“In good times and bad times, I’ll be on your side forever more. That’s what friends are for.” Friends Dionne Warwick, Stevie Wonder, Luther Vandross and Whitney Houston knew it and regular columnist Marny Lishman knows it too. Friends are good for you – and your health.
Good friends are good for your health. Fact.
Social support is one of the most important ingredients in the recipe of a healthy and happy life. Maintaining friendships can be hard, especially when we become busy adults and everything else seems to get in the way. But for a longer, happier and a more fulfilling life, hanging with your besties is certainly worth the effort. Not only for your mental health, but for your physical health. In fact, with every client I see in my practice, I make sure I give a verbal prescription of see your friends.
1. Stress is lowered
Being around friends increases the release of oxytocin (our cuddle hormone). This has a calming effect which counteracts the fight or flight response that goes off when we are stressed out. Chatting with a friend calms that nervous system of ours down, and also distracts us from the trigger that set us off in the first place. We know all of the nasty things that stress does to our bodies which is why another benefit is that friends are.
Being around friends increases the release of oxytocin (our cuddle hormone)
2. Good for your body
Friendship protects you against all sorts of nasty health conditions from the common cold through to cardiovascular conditions. Because it helps calm our nervous system down, it prevents us from releasing stress chemicals into our body. Research has also shown that a strong support system can help in recovering from cancer and chronic pain as well as preventing debilitating conditions such as dementia.
3. Sense of belonging and purpose increases
Us human beings are pack animals. We like to belong. From an evolutionary perspective, we are wired to be a part of a group (if we weren’t wired we would have been eaten by a sabre tooth tiger). Our mates help us feel safer, comforted, valued and needed.
4. Happiness increases
Friends can help you celebrate the good times and provide support during the bad times. Research has even shown that often we are happier around our friends than our family (I’m sure some would agree!).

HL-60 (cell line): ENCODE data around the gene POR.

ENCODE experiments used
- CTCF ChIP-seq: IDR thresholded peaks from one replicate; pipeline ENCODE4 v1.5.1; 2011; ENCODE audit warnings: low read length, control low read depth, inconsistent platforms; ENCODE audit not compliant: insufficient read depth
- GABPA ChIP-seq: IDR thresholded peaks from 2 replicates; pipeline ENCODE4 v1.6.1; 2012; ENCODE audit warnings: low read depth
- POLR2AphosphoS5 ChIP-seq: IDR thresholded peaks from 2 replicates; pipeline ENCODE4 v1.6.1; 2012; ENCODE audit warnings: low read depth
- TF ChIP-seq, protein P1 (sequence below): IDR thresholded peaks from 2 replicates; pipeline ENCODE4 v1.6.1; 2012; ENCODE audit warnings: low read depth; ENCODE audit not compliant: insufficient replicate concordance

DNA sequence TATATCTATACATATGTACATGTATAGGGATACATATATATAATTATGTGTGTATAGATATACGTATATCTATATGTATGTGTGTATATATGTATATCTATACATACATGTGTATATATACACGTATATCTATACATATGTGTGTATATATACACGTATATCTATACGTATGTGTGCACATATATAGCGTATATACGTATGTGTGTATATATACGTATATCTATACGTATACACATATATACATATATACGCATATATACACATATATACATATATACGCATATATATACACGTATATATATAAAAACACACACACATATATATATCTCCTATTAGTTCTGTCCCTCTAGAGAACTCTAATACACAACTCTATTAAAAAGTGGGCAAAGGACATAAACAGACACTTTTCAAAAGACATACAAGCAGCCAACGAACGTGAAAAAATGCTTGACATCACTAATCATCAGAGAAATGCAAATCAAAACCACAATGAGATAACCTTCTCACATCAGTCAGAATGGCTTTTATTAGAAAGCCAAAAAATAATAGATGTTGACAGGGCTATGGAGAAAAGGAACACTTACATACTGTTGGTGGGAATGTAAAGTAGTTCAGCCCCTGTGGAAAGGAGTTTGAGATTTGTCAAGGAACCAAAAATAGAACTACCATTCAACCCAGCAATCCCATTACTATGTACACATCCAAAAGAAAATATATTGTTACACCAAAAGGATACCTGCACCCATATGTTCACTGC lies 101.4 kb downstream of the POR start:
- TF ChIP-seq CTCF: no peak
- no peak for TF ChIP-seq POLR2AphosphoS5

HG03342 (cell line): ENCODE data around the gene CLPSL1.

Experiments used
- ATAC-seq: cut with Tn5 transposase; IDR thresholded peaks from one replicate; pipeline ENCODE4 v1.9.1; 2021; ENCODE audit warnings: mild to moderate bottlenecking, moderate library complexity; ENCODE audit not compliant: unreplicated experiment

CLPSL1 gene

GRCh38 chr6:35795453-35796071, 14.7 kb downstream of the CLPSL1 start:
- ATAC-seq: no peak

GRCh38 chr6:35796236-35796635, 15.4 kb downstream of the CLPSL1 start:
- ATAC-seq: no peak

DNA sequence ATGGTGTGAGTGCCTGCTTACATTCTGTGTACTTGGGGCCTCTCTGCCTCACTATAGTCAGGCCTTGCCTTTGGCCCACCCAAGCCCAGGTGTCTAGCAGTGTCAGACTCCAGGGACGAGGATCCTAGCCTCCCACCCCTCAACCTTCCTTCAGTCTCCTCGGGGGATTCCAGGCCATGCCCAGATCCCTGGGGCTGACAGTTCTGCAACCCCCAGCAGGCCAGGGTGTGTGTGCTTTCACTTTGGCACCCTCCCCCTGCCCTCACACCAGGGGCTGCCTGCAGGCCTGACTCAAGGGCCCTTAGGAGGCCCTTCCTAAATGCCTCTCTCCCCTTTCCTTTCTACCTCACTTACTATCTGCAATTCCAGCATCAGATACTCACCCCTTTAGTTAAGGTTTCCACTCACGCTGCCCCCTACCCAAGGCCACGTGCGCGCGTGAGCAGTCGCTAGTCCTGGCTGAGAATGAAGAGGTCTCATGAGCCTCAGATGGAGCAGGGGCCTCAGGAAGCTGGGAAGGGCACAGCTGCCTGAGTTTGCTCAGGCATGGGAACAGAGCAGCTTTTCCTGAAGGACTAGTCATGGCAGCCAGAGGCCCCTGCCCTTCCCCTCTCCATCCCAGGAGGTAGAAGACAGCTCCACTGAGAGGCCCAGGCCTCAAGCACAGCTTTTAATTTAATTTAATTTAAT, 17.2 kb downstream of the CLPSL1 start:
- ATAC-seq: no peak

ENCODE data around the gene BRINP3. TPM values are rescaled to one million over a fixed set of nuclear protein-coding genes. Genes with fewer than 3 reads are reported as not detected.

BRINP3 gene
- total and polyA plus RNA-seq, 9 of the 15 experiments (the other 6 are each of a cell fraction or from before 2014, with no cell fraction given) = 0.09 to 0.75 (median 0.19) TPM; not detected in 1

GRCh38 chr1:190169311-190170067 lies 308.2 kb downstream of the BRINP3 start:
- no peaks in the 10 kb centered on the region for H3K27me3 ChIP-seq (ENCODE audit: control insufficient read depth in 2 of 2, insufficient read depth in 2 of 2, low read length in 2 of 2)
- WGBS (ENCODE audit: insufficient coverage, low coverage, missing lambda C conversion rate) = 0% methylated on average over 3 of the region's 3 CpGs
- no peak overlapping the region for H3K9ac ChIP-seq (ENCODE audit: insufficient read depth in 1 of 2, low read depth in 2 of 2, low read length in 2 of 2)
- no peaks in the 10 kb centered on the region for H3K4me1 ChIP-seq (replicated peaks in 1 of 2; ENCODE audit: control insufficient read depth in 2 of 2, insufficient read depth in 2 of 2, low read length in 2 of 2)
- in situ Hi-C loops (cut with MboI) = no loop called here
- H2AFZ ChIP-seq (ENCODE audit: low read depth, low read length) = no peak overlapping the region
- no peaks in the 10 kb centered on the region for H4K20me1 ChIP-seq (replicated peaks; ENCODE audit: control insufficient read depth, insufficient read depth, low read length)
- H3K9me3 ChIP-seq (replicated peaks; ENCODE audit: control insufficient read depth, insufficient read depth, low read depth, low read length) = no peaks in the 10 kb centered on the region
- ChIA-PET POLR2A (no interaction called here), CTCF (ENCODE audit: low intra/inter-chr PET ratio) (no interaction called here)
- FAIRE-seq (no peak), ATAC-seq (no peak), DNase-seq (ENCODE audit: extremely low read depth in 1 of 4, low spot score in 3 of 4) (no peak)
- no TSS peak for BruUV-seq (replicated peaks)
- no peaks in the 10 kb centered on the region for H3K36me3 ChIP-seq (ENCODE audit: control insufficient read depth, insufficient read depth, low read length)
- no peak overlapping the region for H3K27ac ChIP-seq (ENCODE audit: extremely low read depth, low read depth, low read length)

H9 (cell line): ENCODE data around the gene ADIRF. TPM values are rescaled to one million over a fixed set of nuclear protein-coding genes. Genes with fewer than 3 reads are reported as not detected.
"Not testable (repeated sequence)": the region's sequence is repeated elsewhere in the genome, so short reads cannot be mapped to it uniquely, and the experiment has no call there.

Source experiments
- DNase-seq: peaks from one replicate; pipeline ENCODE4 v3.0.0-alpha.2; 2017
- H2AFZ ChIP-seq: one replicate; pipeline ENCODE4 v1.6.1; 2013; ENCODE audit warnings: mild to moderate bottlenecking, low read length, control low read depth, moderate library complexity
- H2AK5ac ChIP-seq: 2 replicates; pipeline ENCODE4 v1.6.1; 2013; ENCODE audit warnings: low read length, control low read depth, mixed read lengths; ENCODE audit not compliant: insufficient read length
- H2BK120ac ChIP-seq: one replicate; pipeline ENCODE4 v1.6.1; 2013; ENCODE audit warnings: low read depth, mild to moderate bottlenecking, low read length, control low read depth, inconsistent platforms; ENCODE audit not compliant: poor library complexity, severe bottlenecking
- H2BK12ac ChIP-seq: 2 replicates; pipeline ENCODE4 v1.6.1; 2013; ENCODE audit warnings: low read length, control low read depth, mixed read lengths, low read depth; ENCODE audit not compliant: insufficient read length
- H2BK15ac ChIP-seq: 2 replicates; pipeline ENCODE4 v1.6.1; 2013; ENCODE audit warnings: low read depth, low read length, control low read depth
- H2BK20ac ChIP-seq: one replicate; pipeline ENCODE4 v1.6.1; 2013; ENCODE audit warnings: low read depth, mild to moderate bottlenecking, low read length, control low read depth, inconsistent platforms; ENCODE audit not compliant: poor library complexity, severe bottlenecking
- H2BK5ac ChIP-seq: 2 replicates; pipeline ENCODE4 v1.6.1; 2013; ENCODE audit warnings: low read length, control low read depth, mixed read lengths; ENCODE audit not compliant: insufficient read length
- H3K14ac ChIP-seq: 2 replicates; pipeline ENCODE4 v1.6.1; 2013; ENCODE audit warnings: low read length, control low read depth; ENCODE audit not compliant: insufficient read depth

5. Your self-worth increases
Good friends make us feel good about ourselves. We are born with a strong natural sense of self-worth; we know what we want and believe we should have it (hence toddler tantrums). However, over time life wears our natural sense of self-worth down. By having friends who care about us, we are given positive reinforcement for just being us. This makes us value ourselves more.
Good friends make us feel good about ourselves
6. Friends help you cope with traumas
Separations, illness, job loss, death and other reality slaps happen to all of us. Social support enhances resilience and protects against mental health disorders that can often develop through ongoing stress as a result of these traumas. I think we can all think of a time when we have debriefed over a cup of tea (or wine), and the weight of our problems has been gently lifted.
7. They help you stop your naughty habits
There is nothing like an accountability partner to help you get on with changing your lifestyle. Thinking of doing more exercise? Then grab a friend to go with you. Starting a new healthy eating plan? Then buddy up with someone to compare notes with. You are more likely to stick to it if your friend does it with you.
Not doing any of this at the moment? Start thinking of how you can re-connect with friends you haven’t seen for a while. Don’t have many friends? Then create opportunities to establish new positive relationships – try and get into regular contact with groups of people.
What do you love doing? It is much easier to interact with people when involved in a new activity as you already have something in common.
If you are feeling less than energetic about any of the above to do any of this, a little word of wisdom – unfortunately (or maybe fortunately) it’s the things we don’t really feel like doing that are going to put us back on the path to feeling better. Even if you don’t feel like it at first, try and push yourself. You will feel better afterwards, trust me.
Never underestimate the power of having a chat or a laugh with a friend. Even when you don’t feel like you have anything to offer them, perhaps someone needs you right now.
Marny is a Health Psychologist with over 10 years experience. Over the years she has experienced working with hundreds of people with all kinds of health issues – from individuals living with mental health problems through to people living with chronic health conditions. But really, she is a helper of people who are totally out of balance, and she has devoted most of her life thus far to studying and helping others get their health back. Marny runs a busy private practice and also runs online modules. She is putting the word out that you can control your health. You will find her at: